A day on the paths of Robberg Nature Reserve

Just a few kilometres from Plettenberg Bay, it is located a wonderful South African National Park, national monument and World Heritage Site: the Robberg Nature Reserve and Marine protected area. If you like walking in the middle of wild nature, along high cliffs spotting birds, seals, dolphins and if you are lucky also whales, this is the right place.  Personally, this is one of the parks we liked most during the trip through the country. Rocks from this region date back 120 million years to the break-up of Gondwanaland, and evidence of middle and later Stone Age inhabitation has been found in a few of the caves along the peninsula.

How to reach the Robberg Nature Reserve

The Reserve is just 8km from Plettenberg Bay and close to many other well-known Parks such as Tsitsikamma and the Garden Route Park. The nearest airport is Port Elizabeth, which is approximately 230 km away. We left Port Elizabeth by hiring a vehicle, stopping one night in Storm Rivers to visit Tsitsikamma National Park, and the following day we reached the Reserve entrance in about 1 hour.

Opening hours: admission fee is 50 rand, and the gate opens from 7 am to 8 pm (1 October – 30 April) and from 8 am to 6 pm (1 May – 30 September). Always check the schedule as it could vary anytime. 

The hiking trails of the Reserve

There are 3 circular routes of increasing difficulty starting from the car park along the promontory. All offer fantastic views, brisk sea air and sightings of the animals of the peninsula.

The first trail is called “The Gap”, it is the shortest and easiest route, about 2 km long (1-hour walk to complete it). From the car park, follow the north part (the one on your left) of the cliff until you descend to a small beach. From here, go back up the cliff on the opposite side.

The second trail is called “Witsand”; it leads along the northern ridge of the peninsula and onto the wind-shadow of the climbing-falling dune before heading down to the beautiful beach ‘’the island’’ and the boardwalk. Here, from the top of the cliff, you can spot a resident seals colony along the way and see a colony of kelp gulls at the end of the trail. It’s 5.5 km long, and it takes you around 2 hours and a half. We chose this trail, and it was lovely to hike along the peninsula in the middle of lush vegetation until we reached the  “Island Beach”. From the high cliff along the trail, we spotted dolphins and the colony of seals. Once at the white and long beach, some seals were swimming a few steps from the shore. The route is safe, well-marked and without particular difficulties.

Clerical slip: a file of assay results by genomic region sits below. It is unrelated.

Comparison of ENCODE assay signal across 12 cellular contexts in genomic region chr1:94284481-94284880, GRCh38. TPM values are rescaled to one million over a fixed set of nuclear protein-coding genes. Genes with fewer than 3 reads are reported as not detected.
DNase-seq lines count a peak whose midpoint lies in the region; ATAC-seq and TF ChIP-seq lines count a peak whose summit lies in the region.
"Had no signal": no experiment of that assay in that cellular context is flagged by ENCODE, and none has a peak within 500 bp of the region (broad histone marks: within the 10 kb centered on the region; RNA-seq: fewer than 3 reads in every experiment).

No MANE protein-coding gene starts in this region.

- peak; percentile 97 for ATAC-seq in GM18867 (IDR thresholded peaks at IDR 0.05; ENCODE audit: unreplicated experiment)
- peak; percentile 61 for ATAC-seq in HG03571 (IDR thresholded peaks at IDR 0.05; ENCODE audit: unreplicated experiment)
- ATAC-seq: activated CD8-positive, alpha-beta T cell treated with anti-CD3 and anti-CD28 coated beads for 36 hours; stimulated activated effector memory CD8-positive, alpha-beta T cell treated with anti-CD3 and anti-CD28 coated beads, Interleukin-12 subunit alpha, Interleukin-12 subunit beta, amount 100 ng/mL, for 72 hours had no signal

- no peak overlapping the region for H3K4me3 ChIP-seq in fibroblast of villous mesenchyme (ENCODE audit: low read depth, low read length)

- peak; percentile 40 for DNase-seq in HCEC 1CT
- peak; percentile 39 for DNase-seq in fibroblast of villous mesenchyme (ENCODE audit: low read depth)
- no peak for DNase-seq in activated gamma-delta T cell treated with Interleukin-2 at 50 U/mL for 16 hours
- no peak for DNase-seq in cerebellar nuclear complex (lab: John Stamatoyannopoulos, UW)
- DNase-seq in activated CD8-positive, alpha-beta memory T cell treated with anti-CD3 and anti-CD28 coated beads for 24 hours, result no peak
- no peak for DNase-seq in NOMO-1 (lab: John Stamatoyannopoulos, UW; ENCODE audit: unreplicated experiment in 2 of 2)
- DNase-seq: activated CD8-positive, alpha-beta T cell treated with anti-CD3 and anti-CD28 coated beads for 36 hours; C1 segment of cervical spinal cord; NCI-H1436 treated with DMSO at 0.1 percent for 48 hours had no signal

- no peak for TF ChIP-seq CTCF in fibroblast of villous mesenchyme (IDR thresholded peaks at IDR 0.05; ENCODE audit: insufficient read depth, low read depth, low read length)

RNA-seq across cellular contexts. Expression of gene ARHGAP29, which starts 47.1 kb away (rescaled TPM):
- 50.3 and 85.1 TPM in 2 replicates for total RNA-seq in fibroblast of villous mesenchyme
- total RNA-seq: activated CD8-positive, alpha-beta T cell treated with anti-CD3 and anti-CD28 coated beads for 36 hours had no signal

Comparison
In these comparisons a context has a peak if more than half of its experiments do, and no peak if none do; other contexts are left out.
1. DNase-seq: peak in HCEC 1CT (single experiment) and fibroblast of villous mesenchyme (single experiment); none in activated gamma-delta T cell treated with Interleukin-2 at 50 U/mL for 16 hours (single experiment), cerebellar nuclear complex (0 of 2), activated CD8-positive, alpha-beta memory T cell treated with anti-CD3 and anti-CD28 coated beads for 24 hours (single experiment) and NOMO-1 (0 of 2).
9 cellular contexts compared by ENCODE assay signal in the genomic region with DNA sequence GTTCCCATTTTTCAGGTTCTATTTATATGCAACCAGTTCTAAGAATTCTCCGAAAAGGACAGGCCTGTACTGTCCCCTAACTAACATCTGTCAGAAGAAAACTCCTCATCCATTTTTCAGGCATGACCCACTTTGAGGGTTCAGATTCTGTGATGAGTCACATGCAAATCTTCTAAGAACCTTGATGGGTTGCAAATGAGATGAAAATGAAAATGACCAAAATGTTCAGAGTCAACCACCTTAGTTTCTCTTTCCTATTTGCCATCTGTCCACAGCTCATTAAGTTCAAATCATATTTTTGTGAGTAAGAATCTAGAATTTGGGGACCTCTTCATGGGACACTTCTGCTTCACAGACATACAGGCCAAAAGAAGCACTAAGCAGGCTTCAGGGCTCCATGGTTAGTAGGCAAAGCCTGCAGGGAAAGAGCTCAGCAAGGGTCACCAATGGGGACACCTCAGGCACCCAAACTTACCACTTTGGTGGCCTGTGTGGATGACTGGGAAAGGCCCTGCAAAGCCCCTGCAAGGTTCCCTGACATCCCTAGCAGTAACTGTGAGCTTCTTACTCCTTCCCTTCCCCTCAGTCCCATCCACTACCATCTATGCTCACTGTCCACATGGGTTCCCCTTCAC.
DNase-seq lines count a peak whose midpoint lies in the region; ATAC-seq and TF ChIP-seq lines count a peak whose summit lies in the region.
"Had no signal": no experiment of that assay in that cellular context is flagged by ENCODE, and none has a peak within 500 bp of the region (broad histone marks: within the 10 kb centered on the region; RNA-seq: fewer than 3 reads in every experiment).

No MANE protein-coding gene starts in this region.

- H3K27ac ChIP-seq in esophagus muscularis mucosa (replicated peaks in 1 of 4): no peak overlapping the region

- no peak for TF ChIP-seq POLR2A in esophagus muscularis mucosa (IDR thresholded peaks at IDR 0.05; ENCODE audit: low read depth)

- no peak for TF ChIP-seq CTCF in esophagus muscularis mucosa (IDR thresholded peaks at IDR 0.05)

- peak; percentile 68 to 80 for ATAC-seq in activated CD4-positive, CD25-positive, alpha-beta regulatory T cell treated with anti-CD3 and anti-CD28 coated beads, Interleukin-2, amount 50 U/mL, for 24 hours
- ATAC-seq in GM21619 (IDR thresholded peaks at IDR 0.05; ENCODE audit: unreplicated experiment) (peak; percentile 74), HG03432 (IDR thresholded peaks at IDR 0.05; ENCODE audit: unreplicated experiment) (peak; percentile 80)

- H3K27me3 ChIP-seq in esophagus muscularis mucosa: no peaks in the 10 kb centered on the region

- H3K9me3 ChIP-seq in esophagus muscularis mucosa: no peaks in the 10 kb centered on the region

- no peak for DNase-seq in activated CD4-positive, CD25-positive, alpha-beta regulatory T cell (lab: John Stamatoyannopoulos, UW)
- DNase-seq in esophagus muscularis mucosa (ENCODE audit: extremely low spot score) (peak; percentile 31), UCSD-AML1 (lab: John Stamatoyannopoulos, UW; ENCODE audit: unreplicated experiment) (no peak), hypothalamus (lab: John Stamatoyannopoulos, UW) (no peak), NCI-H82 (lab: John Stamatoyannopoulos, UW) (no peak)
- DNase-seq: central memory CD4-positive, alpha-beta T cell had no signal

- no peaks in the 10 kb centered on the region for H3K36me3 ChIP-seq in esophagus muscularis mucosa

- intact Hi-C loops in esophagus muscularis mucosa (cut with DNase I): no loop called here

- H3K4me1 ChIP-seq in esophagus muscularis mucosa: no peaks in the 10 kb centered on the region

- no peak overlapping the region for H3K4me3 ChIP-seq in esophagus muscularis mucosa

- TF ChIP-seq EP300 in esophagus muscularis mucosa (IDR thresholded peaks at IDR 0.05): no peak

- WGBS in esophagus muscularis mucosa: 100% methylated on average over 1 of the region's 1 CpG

The third trail is called ”the Point”, it heads to the northernmost ridge of the Reserve and goes back along the southern rocky shoreline. This is the longest trail, about 9.2 km, and it takes you around 5 hours. Without a doubt, it’s a fairly strenuous walk. The highlight is encountering the hundreds of gannets, cormorants and terns at the Point. Along the trail, you can spot the Cape seal Lighthouse, the highest navigational light on the South Africa coast. Its solar-powered rotating beam has a range of about 27 km, and it was built in 1950.

Where to sleep

If you want to stay overnight in this area, you will find a good choice of accommodation in nearby Plettenberg Bay. The small town is a popular tourist destination thanks to its long beaches where you can relax and maybe take a dip in the ocean waves. If, on the other hand, you want to sleep inside the Reserve, you will find a single Spartan accommodation called the Fountain Shack, which is located not far from The Island beach.

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